Plant Answers  >  Petunias do best with fall plantings

Petunias do best with fall plantings

Petunias will be SPECTACULAR this next spring if you plant them this fall or winter. They will reward you with many more blooms and a much longer blooming period in the spring.

Our Texas’ climate is simply ideal for petunias. Our soils seldom if ever freeze. In fact the ground remains warm enough for roots to outgrow the plant’s top growth. Lots of roots mean bountiful blooms in the spring. If petunias are planted in the fall or winter, their root systems will be much larger than the spring-planted flowers -- Even winter plantings out bloomed spring-planted flowers.

Petunias respond best to temperatures in the low 60s becoming bushier for more flowers in the spring especially if roots have outgrown the plant’s top growth. Lots of roots mean bountiful blooms in the spring. Most of the blooms are frozen off of petunias with the first hard freeze BUT THE FOLIAGE REMAINS AND KEEPS ENLARGING THE ROOTSYSTEM.

When getting into the mid-70s, the petunia growth habits vary, but when temperatures climb above 75 degrees and days lengthen, most petunia plants become leggier with fewer flowers. Hot weather takes its toll on most petunias—BUT NOT ALL! 'Laura Bush' Petunia - Petunia X violacea 'Laura Bush' is a reseeding old fashioned petunia with fragrant violet flowers on a vigorous heat tolerant plant. 'Laura Bush' petunia offers many colorful blooms and dark green foliage which serves as a background to showcase the spectacular floral display. It is more cold tolerant, disease resistant and heat tolerant than most modern hybrids.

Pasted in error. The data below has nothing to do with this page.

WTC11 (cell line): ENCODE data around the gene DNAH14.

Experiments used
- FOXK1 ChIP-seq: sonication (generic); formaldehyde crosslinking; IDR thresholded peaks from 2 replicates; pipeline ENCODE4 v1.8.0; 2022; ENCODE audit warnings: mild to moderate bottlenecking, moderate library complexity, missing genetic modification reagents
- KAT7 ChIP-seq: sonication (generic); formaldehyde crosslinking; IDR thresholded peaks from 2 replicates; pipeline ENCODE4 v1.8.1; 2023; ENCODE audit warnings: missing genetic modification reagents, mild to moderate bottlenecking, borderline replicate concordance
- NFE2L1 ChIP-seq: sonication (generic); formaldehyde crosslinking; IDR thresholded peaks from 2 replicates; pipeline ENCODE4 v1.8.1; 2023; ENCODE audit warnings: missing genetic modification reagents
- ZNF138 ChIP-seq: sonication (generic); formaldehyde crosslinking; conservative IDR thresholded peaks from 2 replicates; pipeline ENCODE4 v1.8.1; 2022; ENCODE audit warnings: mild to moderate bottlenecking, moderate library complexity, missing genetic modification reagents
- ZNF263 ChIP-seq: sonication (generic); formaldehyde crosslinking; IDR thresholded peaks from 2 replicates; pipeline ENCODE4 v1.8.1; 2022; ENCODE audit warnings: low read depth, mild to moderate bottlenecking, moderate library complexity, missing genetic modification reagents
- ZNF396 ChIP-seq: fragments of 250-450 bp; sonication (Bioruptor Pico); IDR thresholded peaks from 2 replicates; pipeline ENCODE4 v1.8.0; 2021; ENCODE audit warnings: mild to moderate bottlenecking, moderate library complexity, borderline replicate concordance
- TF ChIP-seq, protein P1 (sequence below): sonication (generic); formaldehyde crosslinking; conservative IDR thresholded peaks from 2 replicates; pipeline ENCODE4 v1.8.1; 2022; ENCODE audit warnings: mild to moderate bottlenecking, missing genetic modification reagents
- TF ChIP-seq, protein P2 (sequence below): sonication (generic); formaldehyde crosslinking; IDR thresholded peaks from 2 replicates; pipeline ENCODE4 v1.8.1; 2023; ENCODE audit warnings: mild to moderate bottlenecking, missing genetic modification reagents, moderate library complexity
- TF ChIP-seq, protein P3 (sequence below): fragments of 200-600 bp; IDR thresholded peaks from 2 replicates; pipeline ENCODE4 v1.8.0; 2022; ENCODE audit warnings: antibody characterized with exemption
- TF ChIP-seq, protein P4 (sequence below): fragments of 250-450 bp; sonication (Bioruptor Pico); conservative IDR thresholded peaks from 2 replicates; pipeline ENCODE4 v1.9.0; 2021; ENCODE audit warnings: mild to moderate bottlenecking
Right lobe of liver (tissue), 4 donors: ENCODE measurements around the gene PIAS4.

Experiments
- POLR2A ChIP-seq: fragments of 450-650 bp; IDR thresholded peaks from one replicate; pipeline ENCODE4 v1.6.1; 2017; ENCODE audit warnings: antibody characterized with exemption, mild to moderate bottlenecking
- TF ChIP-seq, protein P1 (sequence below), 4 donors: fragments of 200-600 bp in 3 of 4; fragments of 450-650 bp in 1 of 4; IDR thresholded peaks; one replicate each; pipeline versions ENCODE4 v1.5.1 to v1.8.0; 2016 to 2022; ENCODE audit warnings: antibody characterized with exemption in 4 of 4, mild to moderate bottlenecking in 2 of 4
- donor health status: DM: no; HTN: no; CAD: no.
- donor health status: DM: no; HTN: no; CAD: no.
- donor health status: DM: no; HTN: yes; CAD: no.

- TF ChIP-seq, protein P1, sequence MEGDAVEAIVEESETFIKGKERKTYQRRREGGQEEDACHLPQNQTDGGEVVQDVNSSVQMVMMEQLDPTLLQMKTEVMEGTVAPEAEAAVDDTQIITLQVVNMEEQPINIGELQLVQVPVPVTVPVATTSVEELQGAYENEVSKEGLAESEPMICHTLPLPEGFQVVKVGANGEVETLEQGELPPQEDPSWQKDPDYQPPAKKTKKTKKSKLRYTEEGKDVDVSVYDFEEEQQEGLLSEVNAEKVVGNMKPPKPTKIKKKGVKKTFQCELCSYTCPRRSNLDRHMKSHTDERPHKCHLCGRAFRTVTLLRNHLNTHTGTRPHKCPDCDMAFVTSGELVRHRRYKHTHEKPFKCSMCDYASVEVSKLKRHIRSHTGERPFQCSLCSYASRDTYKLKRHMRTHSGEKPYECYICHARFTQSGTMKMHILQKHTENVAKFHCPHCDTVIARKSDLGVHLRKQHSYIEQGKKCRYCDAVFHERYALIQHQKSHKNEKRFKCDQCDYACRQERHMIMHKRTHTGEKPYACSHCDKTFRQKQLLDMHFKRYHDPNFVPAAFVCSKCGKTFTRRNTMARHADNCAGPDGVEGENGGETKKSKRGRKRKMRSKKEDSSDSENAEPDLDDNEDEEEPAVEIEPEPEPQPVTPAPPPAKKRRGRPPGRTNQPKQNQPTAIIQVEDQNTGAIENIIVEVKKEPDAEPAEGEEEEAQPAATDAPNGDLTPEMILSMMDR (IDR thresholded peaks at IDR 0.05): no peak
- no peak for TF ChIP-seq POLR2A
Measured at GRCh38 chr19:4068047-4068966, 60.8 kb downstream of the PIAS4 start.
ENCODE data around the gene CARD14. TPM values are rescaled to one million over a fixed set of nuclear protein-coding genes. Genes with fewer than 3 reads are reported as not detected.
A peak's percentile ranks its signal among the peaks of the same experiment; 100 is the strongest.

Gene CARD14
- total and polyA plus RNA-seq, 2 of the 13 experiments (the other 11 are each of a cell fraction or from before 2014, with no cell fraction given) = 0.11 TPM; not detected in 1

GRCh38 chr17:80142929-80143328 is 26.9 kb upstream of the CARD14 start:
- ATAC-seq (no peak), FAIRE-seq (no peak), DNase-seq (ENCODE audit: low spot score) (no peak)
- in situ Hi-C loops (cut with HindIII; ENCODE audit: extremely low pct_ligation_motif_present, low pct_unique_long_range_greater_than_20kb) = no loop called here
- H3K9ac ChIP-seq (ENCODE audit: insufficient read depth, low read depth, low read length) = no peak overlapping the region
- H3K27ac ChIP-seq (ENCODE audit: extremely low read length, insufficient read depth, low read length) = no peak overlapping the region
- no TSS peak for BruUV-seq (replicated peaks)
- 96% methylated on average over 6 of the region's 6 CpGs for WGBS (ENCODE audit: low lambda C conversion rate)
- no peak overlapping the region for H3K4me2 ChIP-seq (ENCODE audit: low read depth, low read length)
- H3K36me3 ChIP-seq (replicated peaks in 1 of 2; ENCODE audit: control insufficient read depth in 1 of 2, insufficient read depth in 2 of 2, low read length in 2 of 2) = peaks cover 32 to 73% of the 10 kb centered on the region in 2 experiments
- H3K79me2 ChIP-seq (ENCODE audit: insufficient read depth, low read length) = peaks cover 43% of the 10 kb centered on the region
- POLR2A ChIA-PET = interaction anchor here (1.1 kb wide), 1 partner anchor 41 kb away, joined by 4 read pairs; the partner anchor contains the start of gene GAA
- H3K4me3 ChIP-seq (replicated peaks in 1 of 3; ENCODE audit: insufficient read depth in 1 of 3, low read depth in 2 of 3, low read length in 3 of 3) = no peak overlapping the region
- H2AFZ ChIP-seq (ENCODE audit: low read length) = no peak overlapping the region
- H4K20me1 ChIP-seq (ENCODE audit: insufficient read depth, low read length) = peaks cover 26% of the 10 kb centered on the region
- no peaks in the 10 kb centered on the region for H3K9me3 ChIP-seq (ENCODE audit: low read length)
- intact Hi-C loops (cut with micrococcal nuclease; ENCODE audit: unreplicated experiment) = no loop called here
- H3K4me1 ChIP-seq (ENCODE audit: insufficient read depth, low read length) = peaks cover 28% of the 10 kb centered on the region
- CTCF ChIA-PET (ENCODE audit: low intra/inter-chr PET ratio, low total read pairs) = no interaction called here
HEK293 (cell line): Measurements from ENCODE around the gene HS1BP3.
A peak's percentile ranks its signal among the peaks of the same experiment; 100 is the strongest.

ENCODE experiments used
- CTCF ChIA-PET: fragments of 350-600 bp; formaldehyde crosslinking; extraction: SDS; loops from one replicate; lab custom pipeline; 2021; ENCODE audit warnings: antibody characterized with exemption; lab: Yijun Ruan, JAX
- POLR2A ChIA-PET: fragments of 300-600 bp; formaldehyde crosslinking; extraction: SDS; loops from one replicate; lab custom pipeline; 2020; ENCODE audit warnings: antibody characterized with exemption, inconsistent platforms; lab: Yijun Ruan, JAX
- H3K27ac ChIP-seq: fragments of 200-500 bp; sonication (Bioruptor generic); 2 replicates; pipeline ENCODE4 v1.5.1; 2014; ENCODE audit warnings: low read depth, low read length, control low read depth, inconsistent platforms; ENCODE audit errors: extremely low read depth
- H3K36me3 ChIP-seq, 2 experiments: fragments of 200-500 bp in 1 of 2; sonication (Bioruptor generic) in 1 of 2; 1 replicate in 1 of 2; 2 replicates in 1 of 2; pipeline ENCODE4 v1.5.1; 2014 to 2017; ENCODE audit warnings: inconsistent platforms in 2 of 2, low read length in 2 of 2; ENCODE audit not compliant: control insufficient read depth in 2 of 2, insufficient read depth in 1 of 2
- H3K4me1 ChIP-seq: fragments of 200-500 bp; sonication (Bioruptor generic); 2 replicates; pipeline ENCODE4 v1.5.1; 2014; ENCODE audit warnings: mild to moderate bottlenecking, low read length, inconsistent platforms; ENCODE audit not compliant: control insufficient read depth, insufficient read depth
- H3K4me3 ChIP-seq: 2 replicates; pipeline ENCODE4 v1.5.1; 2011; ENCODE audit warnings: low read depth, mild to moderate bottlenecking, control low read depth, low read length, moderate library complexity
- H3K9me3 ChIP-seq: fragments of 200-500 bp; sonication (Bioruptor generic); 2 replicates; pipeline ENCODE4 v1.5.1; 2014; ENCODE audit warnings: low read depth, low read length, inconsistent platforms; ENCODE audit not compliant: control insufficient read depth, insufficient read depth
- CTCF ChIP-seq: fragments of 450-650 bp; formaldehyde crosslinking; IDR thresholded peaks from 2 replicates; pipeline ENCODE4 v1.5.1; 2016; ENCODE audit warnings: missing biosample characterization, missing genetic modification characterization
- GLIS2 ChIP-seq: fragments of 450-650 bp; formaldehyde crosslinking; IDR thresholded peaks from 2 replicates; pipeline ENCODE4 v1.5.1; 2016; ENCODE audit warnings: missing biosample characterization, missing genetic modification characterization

Where did' Laura Bush' Petunia - Petunia X violacea 'Laura Bush' come from? Creation of a new plant cultivar doesn’t happen overnight. It’s a complex and time-consuming process. The process commonly known as “selection” normally requires:
  • Seeds or tissues from plants with promising and desired characteristics are collected.
  • They are planted and propagated in a nursery to confirm desired traits.
  • Pollen is collected and the different plants are cross pollinated.
  • Recurrent selection of newly propagated plants occurs following the desired traits in multiple generations of harvesting the seeds, replanting, and reselecting to evolve a plant in which the desired traits are common.